Women engineers in Kenya have been challenged to embrace technology and innovation instead of striving to compete with their male counterparts.
Speaking during an event organized by the Institution of Engineers of Kenya (IEK) women chapter in Nairobi to sensitize women engineers on their role, Chairperson Eng. Rosemary Kung’u said women in the profession should be creative and at ease in adopting technology to boost their skills.
“As women engineers we should be in the forefront in regards to using computer aided engineering software in a bid to stay relevant in the current fast changing world,” She said.
Urging women engineers to register massively as members of the Institution of Women Engineers, Eng. Kung’u said their strength relied on their numbers. “Together we stand divided we fall,” she cautioned.
She urged women engineers from all over the country to come out and enjoy their profession despite all the responsibilities that surrounds them especially at family level.
The event sponsored by the Kenya Roads Board and Safaricom Foundation was aimed at gauging the level of awareness on the current technology trends among women engineers in Kenya.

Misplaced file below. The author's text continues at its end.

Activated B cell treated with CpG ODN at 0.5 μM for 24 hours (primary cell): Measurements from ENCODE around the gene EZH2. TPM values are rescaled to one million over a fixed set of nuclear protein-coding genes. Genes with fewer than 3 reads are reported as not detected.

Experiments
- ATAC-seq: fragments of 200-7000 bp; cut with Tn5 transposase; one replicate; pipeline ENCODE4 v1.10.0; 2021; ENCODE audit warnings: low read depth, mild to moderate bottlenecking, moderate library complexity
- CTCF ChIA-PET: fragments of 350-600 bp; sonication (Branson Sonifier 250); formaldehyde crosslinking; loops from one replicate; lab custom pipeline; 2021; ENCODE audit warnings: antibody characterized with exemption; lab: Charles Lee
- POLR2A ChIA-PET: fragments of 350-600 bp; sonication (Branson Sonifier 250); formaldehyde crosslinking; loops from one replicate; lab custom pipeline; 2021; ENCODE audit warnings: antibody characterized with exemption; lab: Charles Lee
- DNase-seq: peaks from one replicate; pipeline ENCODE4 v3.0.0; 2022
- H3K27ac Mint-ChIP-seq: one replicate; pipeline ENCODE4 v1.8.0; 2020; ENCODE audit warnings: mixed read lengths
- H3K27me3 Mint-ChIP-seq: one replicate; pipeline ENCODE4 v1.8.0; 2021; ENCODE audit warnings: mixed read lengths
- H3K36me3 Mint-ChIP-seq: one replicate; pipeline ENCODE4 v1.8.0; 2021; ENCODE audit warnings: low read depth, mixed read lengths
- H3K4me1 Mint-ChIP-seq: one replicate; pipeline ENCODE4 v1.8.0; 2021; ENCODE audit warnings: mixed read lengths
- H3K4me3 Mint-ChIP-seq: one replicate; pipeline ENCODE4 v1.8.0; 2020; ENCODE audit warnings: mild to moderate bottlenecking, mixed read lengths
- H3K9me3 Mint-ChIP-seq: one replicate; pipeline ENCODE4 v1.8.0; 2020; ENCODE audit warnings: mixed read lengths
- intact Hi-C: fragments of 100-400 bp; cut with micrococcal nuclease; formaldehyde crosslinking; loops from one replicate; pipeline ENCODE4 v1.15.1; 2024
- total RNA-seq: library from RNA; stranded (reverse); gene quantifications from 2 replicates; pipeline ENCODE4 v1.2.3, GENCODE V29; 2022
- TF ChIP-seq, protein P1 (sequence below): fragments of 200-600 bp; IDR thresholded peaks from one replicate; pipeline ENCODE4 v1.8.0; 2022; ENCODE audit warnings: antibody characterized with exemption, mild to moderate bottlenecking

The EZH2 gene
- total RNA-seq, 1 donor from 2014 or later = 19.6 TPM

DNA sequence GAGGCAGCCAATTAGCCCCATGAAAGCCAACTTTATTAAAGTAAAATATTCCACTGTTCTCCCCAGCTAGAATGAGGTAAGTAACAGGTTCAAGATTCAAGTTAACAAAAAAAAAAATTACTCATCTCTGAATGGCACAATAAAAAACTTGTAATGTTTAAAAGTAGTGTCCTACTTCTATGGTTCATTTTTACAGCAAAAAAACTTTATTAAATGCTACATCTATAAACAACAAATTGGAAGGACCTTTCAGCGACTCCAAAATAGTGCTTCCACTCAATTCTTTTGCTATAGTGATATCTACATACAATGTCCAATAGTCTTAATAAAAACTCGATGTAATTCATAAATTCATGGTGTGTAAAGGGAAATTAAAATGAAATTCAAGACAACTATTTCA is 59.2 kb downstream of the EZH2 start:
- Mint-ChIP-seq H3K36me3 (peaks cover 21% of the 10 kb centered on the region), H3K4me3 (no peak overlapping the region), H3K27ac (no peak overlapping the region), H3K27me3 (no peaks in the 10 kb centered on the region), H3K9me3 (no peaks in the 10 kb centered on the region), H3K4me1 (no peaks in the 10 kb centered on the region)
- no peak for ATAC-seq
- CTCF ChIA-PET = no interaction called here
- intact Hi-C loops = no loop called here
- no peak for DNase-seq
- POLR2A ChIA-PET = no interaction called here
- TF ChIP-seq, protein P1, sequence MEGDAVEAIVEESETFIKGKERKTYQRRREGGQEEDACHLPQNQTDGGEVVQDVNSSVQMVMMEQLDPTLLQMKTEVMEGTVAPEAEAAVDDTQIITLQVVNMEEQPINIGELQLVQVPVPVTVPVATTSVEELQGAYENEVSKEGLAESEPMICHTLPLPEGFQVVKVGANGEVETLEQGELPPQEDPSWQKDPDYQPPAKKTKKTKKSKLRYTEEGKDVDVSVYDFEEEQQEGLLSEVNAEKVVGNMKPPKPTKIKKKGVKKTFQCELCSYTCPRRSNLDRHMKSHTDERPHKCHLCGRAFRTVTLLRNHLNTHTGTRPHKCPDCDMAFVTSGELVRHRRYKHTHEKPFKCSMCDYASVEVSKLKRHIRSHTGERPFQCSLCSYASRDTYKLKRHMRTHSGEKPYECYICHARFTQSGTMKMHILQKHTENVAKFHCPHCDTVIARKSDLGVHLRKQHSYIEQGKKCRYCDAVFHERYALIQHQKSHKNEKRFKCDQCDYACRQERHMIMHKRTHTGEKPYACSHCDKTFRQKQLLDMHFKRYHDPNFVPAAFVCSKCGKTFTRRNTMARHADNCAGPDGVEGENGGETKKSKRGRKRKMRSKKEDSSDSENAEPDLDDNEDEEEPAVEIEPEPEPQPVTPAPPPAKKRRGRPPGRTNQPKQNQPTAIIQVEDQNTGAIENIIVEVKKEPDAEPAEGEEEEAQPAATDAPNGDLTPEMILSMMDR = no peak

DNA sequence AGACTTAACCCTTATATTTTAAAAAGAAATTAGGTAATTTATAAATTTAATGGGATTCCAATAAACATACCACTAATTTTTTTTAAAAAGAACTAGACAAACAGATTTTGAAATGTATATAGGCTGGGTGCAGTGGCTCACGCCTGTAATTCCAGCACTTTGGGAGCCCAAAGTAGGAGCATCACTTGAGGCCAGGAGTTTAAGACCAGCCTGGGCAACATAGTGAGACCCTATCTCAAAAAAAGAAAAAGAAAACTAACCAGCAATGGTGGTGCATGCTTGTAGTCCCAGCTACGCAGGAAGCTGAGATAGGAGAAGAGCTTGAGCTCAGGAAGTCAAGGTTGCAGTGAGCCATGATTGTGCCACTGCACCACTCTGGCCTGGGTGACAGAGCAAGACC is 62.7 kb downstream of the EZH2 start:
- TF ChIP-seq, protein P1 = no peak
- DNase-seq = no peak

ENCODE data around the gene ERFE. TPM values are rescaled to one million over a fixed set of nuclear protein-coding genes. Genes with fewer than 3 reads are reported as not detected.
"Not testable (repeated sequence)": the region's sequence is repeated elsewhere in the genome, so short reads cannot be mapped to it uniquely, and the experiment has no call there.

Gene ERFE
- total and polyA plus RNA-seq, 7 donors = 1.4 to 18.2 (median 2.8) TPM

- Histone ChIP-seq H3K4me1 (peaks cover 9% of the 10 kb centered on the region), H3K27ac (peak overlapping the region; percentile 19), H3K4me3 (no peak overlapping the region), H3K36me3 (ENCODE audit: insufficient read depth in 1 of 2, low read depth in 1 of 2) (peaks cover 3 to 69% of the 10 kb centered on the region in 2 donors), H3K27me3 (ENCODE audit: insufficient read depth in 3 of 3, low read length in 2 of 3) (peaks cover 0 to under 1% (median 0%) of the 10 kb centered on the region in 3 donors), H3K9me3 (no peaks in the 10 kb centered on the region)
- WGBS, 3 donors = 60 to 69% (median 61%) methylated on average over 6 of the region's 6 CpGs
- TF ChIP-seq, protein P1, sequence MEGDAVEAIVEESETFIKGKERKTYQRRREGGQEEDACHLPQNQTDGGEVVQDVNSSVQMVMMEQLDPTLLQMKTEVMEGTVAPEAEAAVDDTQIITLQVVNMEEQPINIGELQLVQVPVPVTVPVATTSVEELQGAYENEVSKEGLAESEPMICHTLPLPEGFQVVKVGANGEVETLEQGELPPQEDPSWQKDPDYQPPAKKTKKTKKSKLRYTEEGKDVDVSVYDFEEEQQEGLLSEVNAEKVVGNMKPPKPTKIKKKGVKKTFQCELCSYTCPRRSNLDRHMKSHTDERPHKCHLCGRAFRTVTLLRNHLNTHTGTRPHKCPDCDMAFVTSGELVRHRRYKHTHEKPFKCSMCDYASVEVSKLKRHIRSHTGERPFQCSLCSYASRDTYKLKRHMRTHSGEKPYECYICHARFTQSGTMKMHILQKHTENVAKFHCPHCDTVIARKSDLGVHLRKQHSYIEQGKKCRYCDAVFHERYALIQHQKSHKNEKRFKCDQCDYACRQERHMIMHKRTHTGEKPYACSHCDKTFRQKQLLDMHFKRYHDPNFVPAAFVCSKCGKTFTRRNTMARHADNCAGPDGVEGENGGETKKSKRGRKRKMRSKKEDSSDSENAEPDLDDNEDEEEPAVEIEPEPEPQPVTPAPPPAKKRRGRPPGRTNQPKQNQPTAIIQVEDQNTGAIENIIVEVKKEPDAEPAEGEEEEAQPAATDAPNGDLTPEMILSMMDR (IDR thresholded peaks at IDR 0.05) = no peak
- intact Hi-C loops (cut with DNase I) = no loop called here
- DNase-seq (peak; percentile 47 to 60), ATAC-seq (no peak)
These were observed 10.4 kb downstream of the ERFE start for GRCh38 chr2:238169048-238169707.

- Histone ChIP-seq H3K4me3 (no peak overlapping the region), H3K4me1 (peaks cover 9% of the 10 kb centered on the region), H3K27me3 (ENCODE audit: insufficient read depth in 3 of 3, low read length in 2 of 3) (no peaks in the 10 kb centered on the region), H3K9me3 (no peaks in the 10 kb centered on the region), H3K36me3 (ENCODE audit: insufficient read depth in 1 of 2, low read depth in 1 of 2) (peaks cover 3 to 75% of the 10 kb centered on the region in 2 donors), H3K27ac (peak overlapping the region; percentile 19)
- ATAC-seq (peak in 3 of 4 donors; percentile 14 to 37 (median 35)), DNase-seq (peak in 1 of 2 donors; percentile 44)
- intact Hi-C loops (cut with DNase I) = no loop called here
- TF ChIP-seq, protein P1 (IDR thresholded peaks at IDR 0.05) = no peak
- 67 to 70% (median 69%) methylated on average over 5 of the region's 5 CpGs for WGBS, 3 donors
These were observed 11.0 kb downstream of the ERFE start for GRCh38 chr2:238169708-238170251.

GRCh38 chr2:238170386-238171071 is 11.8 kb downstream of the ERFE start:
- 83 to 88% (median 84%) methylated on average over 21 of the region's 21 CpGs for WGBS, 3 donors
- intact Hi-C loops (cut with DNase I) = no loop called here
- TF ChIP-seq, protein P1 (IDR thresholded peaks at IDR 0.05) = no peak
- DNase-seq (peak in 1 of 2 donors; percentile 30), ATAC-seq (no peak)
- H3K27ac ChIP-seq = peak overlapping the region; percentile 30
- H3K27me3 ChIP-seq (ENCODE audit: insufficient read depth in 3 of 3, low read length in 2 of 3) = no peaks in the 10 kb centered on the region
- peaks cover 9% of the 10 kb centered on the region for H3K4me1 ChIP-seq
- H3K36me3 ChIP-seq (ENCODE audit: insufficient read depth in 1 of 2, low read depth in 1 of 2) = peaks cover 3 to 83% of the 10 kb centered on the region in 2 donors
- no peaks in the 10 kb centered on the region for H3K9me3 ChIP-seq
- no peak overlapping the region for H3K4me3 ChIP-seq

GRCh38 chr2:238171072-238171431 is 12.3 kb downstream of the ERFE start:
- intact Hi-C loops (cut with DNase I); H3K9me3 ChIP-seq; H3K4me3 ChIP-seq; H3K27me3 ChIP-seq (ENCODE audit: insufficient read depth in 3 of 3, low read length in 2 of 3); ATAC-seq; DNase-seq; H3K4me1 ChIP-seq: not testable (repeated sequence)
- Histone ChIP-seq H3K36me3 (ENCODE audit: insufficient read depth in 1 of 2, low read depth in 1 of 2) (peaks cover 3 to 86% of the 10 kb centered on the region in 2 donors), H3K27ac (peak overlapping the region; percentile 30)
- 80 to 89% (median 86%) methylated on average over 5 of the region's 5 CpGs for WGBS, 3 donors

Safaricom runs network of passionate ambitious women working within Technology related careers across industry, dubbed Women in Technology where they mentor, support and enhance their skills.
Speaking at the same event, IEK Chairman Reuben Kosgei, said that since its inception in 1972, the body has continued to support engineers at all levels.
“Over the years, we have endevoured to support engineering professionals in Kenya. He thanked the women chapter for supporting women engineers saying that IEK will continue working with them to ensure the profession attracts more women.”
The chief guest of the event was Kenyatta University Vice Chancellor Professor Olive Mugenda who advised women to be strong and focused. In her speech dubbed women and leadership, Prof Mugenda Mugenda noted that few girls were being enrolled in the engineering course translating to few women in the profession. And this is because they do not excel in mathematics and sciences subjects necessary for one to take the course at university level.
“Over the years, girls have performed poorly in sciences and this has deterred them from studying engineering,” She observed.
Prof Mugenda told women that nothing comes in a silver platter urging them to be well prepared for opportunities.
The IEK Women Engineer Chapter was formed in March 2013 to distinguish women engineers in Kenya from men engineers and also encourage women to pursue a career in engineering.
Statistics show that out of the slightly over 2,124 registered engineers in the country, only 170 are women, this is only 8 per cent of the total. In a move to improve these numbers, the Women Engineering chapter seeks to recognize and honor women in the engineering sector; acknowledge employers who employ women engineers as well as organize conferences and seminars.